Tag: jetblue

If you travel to or from the East Coast once a year, the new JetBlue credit card is a good idea

If you travel to or from the East Coast once a year, the new JetBlue credit card is a good idea

Last year, American Express lost two key credit card partners: JetBlue, and Costco. While the Costco loss was more concerning to most people, I was personally more concerned with the loss of the JetBlue partnership, being based in Boston.

Thankfully, the new JetBlue card from Barclaycard is even better than the previous one from American Express.

There are three cards available: a personal card with an annual fee of $99 and a signup bonus of 30,000 TrueBlue points after spending $1,000 in the first three months, a business card with the same benefits, and a personal card with no annual fee, but only a bonus of 10,000 TrueBlue points.

Now, even if you’re not planning on making it your primary card (which I wouldn’t recommend), the personal card with the annual fee is still worth applying for and holding on to, thanks to its other benefits.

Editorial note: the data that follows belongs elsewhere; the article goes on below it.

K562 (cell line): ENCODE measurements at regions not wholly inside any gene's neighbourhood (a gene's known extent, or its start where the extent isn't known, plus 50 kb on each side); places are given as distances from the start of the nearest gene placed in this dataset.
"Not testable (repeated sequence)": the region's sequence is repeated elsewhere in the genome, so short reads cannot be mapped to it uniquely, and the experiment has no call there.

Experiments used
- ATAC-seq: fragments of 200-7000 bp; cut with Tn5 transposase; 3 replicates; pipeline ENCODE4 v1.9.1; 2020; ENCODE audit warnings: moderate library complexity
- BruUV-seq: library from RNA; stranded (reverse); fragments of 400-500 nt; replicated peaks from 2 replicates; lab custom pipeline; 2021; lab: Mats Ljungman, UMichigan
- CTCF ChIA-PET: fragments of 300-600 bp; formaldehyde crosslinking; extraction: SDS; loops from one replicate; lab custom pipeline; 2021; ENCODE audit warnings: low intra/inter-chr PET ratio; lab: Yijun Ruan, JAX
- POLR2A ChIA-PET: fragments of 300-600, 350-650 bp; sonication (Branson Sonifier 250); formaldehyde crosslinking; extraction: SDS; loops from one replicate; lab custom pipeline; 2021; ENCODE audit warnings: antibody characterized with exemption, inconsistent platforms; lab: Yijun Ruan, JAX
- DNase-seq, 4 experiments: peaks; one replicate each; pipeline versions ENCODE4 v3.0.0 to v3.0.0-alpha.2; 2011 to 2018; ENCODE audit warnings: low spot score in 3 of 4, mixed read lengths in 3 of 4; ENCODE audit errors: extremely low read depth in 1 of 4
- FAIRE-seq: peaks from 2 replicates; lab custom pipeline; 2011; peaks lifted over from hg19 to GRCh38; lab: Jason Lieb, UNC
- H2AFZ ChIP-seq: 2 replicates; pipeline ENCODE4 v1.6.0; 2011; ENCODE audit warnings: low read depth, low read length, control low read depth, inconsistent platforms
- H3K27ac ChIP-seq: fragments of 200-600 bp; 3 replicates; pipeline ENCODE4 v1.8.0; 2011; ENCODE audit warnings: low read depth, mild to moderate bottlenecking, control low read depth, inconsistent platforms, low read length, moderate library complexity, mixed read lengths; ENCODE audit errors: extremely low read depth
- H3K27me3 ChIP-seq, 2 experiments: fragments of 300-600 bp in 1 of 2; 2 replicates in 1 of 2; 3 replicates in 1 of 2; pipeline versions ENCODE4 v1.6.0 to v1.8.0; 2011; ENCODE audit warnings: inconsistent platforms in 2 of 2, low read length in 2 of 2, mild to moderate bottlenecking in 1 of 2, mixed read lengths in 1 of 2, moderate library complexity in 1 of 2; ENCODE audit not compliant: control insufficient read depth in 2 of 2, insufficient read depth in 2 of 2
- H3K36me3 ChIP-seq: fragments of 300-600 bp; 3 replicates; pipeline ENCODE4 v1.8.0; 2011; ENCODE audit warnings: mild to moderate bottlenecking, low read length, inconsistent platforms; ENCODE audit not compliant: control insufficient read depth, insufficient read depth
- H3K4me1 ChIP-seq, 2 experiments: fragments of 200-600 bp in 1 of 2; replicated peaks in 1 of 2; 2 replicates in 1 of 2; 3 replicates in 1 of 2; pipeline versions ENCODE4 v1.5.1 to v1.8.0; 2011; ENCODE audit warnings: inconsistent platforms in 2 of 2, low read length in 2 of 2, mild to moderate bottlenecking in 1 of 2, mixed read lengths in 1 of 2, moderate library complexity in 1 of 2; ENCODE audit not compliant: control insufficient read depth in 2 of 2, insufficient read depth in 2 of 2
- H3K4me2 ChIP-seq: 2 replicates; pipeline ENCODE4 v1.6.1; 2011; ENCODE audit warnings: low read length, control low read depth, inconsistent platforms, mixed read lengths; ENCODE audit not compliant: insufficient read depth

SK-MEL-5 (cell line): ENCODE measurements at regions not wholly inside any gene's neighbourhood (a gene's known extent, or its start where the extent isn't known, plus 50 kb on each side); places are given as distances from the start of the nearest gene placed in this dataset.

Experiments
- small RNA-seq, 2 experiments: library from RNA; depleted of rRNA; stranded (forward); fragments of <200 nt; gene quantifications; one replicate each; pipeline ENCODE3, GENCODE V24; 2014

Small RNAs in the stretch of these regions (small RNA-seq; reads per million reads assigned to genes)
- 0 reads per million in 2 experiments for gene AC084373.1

But first, what does the signup bonus of 30,000 points get you? As JetBlue’s award travel is directly correlated to the cost of the flight, it’s worth roughly $400-$500 of JetBlue flights, enough for at least a roundtrip coast-to-coast flight plus maybe an additional one-way flight back.

For example, after you spent the $1,000 on the card to get the bonus, you’d have 31,000 TrueBlue points, which could buy the bottom flight in the image below for 10,400 points (normally $179) almost three times. (For more on their relatively easy award booking process, go here).


But wait, there’s more! If you get this card, you also 10% of your bonus points back. So if you were to use 10,400 points to buy the flight above, it would essentially only cost you 9,360 points, as you would have 1,040 (10%) points returned to your account. This means that the signup bonus of 30,000 points is essentially closer to 33,000 points, which can get you as much as $567 of flights! Not a bad deal for a $99 fee.